Sunday, 15 December 2019

Win lunch on me at the Henley Show

APPARENTLY, somebody won this year’s Middle Wallop Show’s best marrow category with a specimen bought from

APPARENTLY, somebody won this year’s Middle Wallop Show’s best marrow category with a specimen bought from Tesco. No chance of that with the Henley Show’s rigorous judging criteria,

writes Paul Clerehugh

Don’t trim foliage more than three inches from the top shoulder of your carrot — the judging criteria in the veg tent at this year’s Henley Show is fierce!

Carrots must be exhibited in sets of three. There’s £20 up for grabs for the longest runner bean. Competitors are caressing their courgettes and whispering sweet nothings to their heirloom plums to try and secure the coveted best in show tomato challenge cup.

Security at the allotments is on high alert with extra troops scrambled at the ready. No rabbit in the Thames Valley is safe at the moment.

The Henley Show on Saturday, September 12, is my favourite family day out. I love it because it doesn’t feel overtly commercial. It’s honest: a celebration of our agriculture, livestock and countryside with just enough bling to entertain the kids.

My girls make a beeline for the helter skelter, ice cream van, shopping and sheep show. Nobby, Larry, Sheila and other interesting breeds (that’s the mutton, not the kids) are introduced on stage, sheared and have their nails done. It’s like a Woolly Miss World.

Would it spoil things if I demonstrated how to trim a rack of lamb? I’ve also been sheared in preparation for the show, or to give its proper title, the Henley and District Agricultural Association Show.

So much to see, so much to do. Working gun dog demonstrations, dog classes for pedigree and novelty, falconry display, cattle lines judging best of breed, over 30 rare breed sheep classes, goat classes, ferret racing and a poultry tent. I bought a pair of drop dead gorgeous Speckled Hens last year.

Various horse shows make up an integral part of the day. Thoroughbreds, heavy horses, foreign breeds, working horses, showjumping and pony club.

Preserves, cookery and cakes will be judged in the produce tent. Mary Berry would be in her element. Jam makers be warned — you can only dress pots in red gingham fabric, no labels on the jars. Lemon curd should be presented with a waxed disc and cellophane cover. Entrants who disobey the rules may come to a sticky end!

Such an English affair: a village green, soppy labradors, undoubtedly a vicar sipping Earl Grey from bone china, nutters dancing with hankies, firkins of ale and proper English cake — reassuringly solid, enthusiastic coffee and walnut, Victoria sponge, simnel and something with a cherry on top.

Find the garden and allotment area; pots of asters, bundles of chrysanthemums tied with string, bunches of dahlias the colour of wine gums. Lots of trade stalls and a Q&A clinic for advice on all aspects of your garden.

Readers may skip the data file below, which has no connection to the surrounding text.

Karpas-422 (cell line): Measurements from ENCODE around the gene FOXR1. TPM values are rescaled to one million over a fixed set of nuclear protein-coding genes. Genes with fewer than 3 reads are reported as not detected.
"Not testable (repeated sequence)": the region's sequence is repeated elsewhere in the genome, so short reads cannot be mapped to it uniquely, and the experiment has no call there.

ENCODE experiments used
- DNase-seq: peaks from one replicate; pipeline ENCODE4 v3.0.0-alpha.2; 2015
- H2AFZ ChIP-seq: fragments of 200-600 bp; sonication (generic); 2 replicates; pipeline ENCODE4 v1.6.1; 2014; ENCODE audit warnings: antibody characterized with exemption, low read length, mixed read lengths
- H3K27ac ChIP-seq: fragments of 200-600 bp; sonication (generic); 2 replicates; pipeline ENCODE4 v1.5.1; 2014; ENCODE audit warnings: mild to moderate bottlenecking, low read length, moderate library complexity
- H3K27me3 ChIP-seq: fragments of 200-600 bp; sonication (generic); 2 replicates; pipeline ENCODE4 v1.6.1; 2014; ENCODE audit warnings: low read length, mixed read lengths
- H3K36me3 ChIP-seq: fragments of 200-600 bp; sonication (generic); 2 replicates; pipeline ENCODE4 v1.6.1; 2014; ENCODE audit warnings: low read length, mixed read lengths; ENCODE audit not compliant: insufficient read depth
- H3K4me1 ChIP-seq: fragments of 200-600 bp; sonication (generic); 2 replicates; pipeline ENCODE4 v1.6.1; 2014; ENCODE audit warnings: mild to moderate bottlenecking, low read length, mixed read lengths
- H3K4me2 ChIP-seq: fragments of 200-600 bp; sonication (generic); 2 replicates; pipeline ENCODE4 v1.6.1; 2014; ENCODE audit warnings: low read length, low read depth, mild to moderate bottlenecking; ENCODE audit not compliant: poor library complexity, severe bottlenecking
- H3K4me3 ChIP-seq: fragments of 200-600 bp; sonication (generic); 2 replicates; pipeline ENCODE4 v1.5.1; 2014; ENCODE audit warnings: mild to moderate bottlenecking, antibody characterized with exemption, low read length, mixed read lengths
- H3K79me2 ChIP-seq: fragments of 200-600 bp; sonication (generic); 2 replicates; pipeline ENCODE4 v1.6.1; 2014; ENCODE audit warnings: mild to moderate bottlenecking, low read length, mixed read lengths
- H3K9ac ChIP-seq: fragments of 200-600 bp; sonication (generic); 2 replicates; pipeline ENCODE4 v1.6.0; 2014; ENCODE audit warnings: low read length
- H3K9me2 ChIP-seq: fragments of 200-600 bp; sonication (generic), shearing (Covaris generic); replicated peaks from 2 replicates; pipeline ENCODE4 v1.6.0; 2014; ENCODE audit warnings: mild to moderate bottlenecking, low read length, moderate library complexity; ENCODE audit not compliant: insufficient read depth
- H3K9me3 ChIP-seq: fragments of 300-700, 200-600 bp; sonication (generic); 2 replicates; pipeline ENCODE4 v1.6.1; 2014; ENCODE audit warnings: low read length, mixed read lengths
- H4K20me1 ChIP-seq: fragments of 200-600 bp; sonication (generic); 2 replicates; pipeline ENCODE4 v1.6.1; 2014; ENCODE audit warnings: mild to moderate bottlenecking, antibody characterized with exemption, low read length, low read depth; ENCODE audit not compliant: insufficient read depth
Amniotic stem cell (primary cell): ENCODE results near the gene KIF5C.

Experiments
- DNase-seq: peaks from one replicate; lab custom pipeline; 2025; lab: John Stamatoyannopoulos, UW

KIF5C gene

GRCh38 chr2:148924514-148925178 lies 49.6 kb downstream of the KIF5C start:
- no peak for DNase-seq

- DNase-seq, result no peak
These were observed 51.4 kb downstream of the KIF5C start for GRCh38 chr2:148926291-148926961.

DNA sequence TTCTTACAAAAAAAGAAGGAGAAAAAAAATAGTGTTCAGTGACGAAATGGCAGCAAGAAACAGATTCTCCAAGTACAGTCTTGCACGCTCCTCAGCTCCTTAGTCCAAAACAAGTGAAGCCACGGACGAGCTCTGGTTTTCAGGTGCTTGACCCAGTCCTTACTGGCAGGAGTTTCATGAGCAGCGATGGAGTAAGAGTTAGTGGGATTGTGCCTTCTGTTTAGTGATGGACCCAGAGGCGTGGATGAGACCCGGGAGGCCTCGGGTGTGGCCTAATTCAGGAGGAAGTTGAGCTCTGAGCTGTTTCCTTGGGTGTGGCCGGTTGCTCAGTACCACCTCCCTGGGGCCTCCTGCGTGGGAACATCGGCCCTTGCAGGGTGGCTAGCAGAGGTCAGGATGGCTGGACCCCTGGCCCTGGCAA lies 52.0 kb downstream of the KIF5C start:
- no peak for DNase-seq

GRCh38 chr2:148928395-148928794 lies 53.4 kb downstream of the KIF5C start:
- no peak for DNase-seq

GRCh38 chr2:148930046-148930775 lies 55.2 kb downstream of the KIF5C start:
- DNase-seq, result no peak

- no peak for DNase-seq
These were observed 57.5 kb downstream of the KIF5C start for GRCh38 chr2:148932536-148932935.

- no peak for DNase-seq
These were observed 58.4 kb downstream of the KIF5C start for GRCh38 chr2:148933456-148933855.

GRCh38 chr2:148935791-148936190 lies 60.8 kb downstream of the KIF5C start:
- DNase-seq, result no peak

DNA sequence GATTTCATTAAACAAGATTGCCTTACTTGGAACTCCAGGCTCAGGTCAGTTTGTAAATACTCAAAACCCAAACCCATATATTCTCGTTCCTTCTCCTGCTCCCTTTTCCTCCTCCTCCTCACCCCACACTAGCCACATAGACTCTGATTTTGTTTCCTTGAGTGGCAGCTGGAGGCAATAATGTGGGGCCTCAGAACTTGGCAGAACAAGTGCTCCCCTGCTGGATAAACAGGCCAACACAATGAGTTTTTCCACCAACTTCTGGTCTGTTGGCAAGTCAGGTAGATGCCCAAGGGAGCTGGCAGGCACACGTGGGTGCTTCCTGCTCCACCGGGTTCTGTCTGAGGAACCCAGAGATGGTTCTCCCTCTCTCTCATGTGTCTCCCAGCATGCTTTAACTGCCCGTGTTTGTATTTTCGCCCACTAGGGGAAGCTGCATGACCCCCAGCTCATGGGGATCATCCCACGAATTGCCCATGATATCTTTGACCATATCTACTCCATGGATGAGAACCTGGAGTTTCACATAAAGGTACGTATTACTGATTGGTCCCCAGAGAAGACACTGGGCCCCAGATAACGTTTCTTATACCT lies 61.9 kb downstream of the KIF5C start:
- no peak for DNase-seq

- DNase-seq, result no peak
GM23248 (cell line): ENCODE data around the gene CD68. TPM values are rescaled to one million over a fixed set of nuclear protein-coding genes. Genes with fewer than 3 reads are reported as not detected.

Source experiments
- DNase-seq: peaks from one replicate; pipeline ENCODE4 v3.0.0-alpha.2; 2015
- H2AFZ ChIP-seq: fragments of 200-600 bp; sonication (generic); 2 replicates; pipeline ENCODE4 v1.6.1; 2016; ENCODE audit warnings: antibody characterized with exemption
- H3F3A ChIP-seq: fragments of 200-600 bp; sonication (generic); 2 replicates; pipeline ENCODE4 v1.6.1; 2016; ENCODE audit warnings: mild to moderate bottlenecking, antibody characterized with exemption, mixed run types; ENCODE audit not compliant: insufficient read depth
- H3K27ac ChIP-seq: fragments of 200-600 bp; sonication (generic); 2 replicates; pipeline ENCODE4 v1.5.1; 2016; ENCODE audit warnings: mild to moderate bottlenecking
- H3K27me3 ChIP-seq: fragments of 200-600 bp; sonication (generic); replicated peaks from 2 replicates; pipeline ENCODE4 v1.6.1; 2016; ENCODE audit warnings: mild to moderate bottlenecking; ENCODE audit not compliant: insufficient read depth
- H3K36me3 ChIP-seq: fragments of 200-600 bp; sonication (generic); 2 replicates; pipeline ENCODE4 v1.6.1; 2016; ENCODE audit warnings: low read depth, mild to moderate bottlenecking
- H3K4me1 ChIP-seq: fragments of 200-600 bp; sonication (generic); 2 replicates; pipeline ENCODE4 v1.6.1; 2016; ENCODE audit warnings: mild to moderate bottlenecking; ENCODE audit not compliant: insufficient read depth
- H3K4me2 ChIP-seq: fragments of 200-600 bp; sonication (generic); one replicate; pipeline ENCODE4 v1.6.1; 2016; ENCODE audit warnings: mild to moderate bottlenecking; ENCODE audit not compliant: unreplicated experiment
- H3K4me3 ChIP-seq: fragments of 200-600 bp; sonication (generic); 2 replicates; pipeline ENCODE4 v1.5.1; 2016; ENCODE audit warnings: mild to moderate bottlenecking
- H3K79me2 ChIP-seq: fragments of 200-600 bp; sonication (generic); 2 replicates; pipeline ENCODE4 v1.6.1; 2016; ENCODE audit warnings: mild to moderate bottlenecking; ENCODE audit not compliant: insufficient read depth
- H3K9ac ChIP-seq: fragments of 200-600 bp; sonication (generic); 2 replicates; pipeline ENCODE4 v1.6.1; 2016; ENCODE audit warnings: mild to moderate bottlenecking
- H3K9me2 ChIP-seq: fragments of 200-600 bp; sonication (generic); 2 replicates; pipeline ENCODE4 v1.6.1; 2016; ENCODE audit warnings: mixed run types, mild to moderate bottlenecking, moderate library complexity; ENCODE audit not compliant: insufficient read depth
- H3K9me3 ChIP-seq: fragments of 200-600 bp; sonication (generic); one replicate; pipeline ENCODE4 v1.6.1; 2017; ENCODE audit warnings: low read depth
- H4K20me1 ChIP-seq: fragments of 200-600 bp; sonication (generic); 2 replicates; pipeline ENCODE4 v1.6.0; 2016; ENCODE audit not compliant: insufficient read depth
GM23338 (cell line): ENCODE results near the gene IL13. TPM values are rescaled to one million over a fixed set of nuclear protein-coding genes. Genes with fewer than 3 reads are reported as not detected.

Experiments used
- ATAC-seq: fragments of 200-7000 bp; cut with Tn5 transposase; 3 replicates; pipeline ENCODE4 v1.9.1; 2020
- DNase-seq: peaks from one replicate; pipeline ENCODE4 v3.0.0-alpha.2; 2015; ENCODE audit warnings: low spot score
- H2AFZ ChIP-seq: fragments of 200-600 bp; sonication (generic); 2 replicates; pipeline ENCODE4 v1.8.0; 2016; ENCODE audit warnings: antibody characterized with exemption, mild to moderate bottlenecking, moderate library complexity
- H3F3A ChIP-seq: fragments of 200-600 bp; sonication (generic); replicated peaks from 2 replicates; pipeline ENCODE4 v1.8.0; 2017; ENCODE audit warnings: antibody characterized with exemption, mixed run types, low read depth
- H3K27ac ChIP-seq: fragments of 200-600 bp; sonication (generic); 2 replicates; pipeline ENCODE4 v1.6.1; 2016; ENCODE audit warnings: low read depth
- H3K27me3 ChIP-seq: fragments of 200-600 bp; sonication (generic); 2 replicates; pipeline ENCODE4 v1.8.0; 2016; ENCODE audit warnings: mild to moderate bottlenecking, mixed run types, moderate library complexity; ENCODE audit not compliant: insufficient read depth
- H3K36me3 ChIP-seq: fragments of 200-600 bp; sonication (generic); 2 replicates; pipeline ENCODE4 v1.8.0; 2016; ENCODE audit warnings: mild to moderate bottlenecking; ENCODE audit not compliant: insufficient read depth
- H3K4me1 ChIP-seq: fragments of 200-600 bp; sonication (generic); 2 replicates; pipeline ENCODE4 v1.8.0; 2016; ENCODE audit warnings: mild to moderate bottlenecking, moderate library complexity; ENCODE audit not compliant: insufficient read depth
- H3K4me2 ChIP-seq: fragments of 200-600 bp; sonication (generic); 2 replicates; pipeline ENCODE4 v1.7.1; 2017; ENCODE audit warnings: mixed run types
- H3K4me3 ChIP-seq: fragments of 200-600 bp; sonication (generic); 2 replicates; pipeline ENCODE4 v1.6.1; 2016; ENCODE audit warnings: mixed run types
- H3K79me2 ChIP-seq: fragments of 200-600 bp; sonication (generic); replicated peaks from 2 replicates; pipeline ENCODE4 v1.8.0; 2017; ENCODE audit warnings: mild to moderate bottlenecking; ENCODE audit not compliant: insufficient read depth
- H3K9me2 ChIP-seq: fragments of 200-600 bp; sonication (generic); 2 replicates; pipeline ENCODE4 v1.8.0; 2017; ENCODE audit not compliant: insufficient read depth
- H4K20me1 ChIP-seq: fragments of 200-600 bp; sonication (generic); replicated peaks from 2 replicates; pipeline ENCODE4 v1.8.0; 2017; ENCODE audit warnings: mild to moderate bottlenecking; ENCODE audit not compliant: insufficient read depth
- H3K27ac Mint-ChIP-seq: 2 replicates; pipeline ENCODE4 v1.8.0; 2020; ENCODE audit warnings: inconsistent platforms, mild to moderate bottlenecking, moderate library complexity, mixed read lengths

There’s a country shopping market, vintage tractors, classic cars tootle around the arena for the coveted first prize. My girls took our Wolseley last year — it conked out in front of 5,000 onlookers and the sea cadets had to push them out of the arena, which they’ve struggled to live down. No Wolseley this year!

Myself and the Crooked Billet chefs will host children’s cookery demonstrations in the food and farming marquee. It will be very hands-on — they can join in and bake with the chefs. It’s an interactive educational marquee where children can learn about how food is grown and reaches the table — field to fork.

My favourite part of the Henley show is that I prepare lunch for 400-plus farmers and “members”. Farmers are a particularly appreciative bunch to cater for — they respect the ingredients.

Ninety per cent of my produce is secured locally: slow-cooked salt beef; glazed gammons from Emma Jackson at Blue Tin Farm Shop, Ipsden; hand-raised pork pies; game terrine; lots of fresh and raw crunchy salads; proper heritage tomatoes; chilli peppers courtesy of Lady Mortimer’s greenhouse. Even flour and beet sugar for bread and desserts are local. Oxfordshire, Berkshire and Buckinghamshire cheese, including Rose Grimond’s delicious St Bartholomew’s from Nettlebed. (Not so local sea trout and chocolate.)

To join me for lunch you’ll need to support the show by becoming members. Membership benefits include a morning coffee and afternoon tea tent (simnel, Battenberg, coffee and walnut, éclairs), real ale and wine bar, access to the members’ enclosure, the opportunity to purchase ringside parking and posh loos.

For membership information and to book lunch with Paul Clerehugh and the Crooked Billet team call the show office (01491) 410948 or email

n Win a free luncheon for two with Paul Clerehugh at the Henley Show, to include free entry to the showground, free parking and VIP members’ passes. Simply email by Wednesday, September 9, with the answer to the following question. (There are two pairs of complimentary lunch prizes up for grabs.)

Q. Which village is Paul Clerehugh’s pub the Crooked Billet in?

Paul Clerehugh is chef at the Crooked Billet, Stoke Row, and the London Street Brasserie, Reading. Catch Paul every week on Food on Friday (2pm, BBC Radio Berkshire).

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